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John Bartlett (1820–1905).  Familiar Quotations, 10th ed.  1919.
 
Page 51
 
 
William Shakespeare. (1564–1616) (continued)
 
503
    Speak low if you speak love.
          Much Ado about Nothing. Act ii. Sc. 1.
504
    Friendship is constant in all other things
Save in the office and affairs of love:
Therefore all hearts in love use their own tongues;
Let every eye negotiate for itself
And trust no agent.
          Much Ado about Nothing. Act ii. Sc. 1.
505
    Silence is the perfectest herald of joy: I were but little happy, if I could say how much.
          Much Ado about Nothing. Act ii. Sc. 1.
506
    Lie ten nights awake, carving the fashion of a new doublet. He was wont to speak plain and to the purpose.
          Much Ado about Nothing. Act ii. Sc. 3.
507
    Sigh no more, ladies, sigh no more,
  Men were deceivers ever,—
One foot in sea and one on shore,
  To one thing constant never.
          Much Ado about Nothing. Act ii. Sc. 3.
508
    Sits the wind in that corner?
          Much Ado about Nothing. Act ii. Sc. 3.
509
    Shall quips and sentences and these paper bullets of the brain awe a man from the career of his humour? No, the world must be peopled. When I said I would die a bachelor, I did not think I should live till I were married.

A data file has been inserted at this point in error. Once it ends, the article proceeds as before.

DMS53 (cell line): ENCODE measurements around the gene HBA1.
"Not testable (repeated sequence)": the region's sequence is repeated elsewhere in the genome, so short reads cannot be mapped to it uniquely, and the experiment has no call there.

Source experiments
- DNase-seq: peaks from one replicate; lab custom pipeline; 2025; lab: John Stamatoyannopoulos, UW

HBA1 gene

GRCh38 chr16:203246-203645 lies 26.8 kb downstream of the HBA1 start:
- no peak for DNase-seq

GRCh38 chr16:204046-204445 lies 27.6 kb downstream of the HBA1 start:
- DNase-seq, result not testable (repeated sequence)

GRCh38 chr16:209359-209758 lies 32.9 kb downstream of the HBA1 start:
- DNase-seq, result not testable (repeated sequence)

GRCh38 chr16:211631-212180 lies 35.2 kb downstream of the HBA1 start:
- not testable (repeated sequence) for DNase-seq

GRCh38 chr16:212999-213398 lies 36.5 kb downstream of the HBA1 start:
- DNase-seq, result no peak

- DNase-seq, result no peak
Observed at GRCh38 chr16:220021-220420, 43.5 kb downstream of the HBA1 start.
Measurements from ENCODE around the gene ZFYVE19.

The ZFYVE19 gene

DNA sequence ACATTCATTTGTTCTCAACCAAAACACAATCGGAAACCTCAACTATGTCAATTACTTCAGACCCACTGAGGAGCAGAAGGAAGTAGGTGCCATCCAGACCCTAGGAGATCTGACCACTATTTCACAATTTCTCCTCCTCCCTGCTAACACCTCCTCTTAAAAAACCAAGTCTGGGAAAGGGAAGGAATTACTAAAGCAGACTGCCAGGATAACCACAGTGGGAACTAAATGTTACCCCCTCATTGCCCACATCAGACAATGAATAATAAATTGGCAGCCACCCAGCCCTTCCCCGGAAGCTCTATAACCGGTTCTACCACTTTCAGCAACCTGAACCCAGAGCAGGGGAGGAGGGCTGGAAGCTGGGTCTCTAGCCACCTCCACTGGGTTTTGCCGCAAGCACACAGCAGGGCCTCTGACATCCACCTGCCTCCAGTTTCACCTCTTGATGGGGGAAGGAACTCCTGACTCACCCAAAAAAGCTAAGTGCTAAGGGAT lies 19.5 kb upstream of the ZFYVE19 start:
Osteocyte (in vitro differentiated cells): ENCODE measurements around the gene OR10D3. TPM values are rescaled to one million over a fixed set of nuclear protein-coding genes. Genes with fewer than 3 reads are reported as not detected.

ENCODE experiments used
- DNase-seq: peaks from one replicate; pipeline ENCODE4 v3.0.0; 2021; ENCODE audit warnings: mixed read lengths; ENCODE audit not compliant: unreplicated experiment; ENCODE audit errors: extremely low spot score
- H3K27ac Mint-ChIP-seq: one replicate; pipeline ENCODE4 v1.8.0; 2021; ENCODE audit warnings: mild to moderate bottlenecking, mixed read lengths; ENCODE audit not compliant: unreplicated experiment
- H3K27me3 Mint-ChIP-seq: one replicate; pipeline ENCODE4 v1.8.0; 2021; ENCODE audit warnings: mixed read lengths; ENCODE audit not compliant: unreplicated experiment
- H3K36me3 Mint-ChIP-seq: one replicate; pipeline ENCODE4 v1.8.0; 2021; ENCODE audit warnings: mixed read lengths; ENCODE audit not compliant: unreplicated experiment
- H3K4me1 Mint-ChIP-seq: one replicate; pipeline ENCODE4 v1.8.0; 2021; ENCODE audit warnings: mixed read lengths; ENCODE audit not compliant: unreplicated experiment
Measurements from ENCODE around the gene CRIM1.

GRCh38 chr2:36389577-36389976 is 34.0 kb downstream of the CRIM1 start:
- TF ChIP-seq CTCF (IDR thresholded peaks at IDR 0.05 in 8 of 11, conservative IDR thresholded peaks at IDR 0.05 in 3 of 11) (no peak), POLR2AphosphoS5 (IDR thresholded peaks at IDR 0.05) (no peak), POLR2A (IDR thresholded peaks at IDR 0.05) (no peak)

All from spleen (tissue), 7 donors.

Much Ado about Nothing. Act ii. Sc. 3.
510
    Some Cupid kills with arrows, some with traps.
          Much Ado about Nothing. Act iii. Sc. 1.
511
    From the crown of his head to the sole of his foot, 1 he is all mirth.
          Much Ado about Nothing. Act iii. Sc. 2.
512
    Every one can master a grief but he that has it.
          Much Ado about Nothing. Act iii. Sc. 2.
513
    Are you good men and true?
          Much Ado about Nothing. Act iii. Sc. 3.
514
    To be a well-favoured man is the gift of fortune; but to write and read comes by nature.
          Much Ado about Nothing. Act iii. Sc. 3.
515
    The most senseless and fit man.
          Much Ado about Nothing. Act iii. Sc. 3.
 
Note 1.
From the crown of his head to the sole of the foot.—Pliny the Elder: Natural History, book vii. chap. xvii. Beaumont and Fletcher: The Honest Man’s Fortune, act ii. sc. 2. Thomas Middleton: A Mad World, etc. [back]
 

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